One of the most important goals in estate planning is making sure that your assets are properly passed on to your loved ones.
While irrevocable trusts at first glance might seem like they involve too much control, when utilized in the correct manner, they can be a valuable tool in making sure that your estate planning goals are achieved.
Even though we all want to do what is best for our loved ones, it is also important to make sure that they realize the full advantage of any assets that you might pass on.
Making Sure that Loved Ones Appropriately Spend Assets
As a result of a number of factors including poor money management skills and unhealthy addictions, some loved ones who might receive a lump sum of money through an estate could end up spending the amount all at once or reaching other undesirable goals. As a person engaged in estate planning, you should not feel bad about this. Instead, you should simply realize that not everyone is adequately equipped to deal with the receipt of a large amount of money.
In these situations, irrevocable trusts can provide an invaluable way to make sure that a beneficiary is able to use and receive funds in the most beneficial way possible. That is because these trusts can include limitations about how a beneficiary controls these funds.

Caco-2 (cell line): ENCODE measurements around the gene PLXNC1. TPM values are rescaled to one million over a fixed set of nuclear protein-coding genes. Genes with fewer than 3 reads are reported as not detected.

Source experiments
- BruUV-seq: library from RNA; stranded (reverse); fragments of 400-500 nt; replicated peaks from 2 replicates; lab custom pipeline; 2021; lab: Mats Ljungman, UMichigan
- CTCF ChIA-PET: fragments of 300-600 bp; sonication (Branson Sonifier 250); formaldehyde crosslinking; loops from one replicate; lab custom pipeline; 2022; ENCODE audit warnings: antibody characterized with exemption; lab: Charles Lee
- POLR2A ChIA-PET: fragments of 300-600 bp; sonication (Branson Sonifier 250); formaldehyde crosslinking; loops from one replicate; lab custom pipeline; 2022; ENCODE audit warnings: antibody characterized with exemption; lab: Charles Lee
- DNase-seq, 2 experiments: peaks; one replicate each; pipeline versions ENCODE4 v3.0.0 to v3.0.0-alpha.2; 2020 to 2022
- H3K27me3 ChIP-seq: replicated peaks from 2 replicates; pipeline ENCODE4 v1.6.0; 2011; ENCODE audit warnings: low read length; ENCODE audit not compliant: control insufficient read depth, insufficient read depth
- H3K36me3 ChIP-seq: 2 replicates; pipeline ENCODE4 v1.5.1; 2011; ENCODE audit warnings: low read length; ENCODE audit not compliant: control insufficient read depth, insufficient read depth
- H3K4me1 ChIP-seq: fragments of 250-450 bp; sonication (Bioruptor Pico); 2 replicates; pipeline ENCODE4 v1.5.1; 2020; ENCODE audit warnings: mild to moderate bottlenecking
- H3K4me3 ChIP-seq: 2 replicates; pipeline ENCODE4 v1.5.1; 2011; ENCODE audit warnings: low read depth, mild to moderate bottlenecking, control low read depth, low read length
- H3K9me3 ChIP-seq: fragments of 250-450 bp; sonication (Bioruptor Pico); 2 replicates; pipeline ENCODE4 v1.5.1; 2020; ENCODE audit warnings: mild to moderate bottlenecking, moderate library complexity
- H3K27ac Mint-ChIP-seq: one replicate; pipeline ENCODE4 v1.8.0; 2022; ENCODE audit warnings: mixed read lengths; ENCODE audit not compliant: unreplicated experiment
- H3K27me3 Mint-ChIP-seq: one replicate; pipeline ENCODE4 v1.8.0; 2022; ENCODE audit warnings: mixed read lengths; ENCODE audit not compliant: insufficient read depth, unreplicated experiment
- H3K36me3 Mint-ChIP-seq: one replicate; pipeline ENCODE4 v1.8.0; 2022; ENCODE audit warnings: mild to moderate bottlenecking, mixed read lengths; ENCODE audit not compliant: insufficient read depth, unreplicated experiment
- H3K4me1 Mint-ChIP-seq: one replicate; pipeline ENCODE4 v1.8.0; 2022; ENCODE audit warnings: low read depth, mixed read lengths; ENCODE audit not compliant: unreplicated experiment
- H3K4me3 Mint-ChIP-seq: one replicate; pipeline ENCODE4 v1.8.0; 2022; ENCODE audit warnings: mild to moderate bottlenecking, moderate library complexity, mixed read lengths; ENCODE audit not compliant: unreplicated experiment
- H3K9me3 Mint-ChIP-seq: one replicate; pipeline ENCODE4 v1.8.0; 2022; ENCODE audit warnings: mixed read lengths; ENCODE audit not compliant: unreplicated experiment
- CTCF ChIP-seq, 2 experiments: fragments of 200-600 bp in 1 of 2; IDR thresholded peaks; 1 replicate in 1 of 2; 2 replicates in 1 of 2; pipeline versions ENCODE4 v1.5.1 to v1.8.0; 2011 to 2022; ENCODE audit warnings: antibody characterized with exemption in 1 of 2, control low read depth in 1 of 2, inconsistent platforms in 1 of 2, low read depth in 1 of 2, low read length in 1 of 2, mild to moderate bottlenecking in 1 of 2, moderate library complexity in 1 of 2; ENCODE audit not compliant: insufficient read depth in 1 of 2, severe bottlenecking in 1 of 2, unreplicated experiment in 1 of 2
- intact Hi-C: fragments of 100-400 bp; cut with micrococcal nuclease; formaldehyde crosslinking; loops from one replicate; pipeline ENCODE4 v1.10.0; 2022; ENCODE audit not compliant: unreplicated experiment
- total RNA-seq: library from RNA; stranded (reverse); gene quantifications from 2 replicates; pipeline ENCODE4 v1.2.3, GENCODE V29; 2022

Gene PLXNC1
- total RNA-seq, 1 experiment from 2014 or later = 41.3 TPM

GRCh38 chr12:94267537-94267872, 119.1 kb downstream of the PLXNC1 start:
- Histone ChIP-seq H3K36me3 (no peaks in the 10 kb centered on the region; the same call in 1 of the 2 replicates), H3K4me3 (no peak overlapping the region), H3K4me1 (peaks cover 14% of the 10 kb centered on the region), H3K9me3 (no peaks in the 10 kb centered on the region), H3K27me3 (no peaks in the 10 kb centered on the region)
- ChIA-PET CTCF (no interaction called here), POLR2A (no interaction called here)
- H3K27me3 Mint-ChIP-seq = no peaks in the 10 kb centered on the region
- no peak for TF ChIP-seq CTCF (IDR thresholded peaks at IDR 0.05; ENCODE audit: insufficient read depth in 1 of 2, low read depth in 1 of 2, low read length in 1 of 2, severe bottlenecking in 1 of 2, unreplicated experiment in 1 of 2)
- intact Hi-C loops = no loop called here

Irrevocable Trusts Protect Assets
Irrevocable trusts are capable of protecting assets because funds are owned by the trusts rather than the beneficiary.
These trusts are also able to protect assets from a number of life occurrences that can deplete a person’s assets including divorces, lawsuits, and bankruptcy. These trusts also afford an individual protection against manipulative family members as well as friends.
The Creation of an Irrevocable Trust
A knowledgeable estate planning attorney can help you decide if an irrevocable trust is a good match for your current estate planning goals. To decide whether these trusts will benefit you, you will likely be required to provide some important information including what you hope to accomplish, which individuals might potentially act as trustee, and whether you ever want the trust to end.
To make sure that your estate planning goals are satisfied, it is important to be as direct and honest with your attorney as possible during the estate planning process.
Appointing a Responsible Trustee is Critical
A responsible trustee will be tasked with controlling assets that come out of your trust. This individual will be responsible with making certain that payments are made to each beneficiary.
In some cases, trustees might also have the ability to determine how much each beneficiary should receive, when it will be distributed, and under what terms. While anyone over the age of 18 is generally capable of functioning as a trustee, it is important to exercise caution and consideration in selecting an individual to fulfill this role.
Speak with an Experienced Estate Planning Lawyer
Irrevocable trusts are just one of the nuanced areas in estate planning law. If you have questions or concerns about the estate planning process, you should not hesitate to speak with an experienced attorney.
Contact Ettinger Estate Planning today to schedule a free initial case evaluation.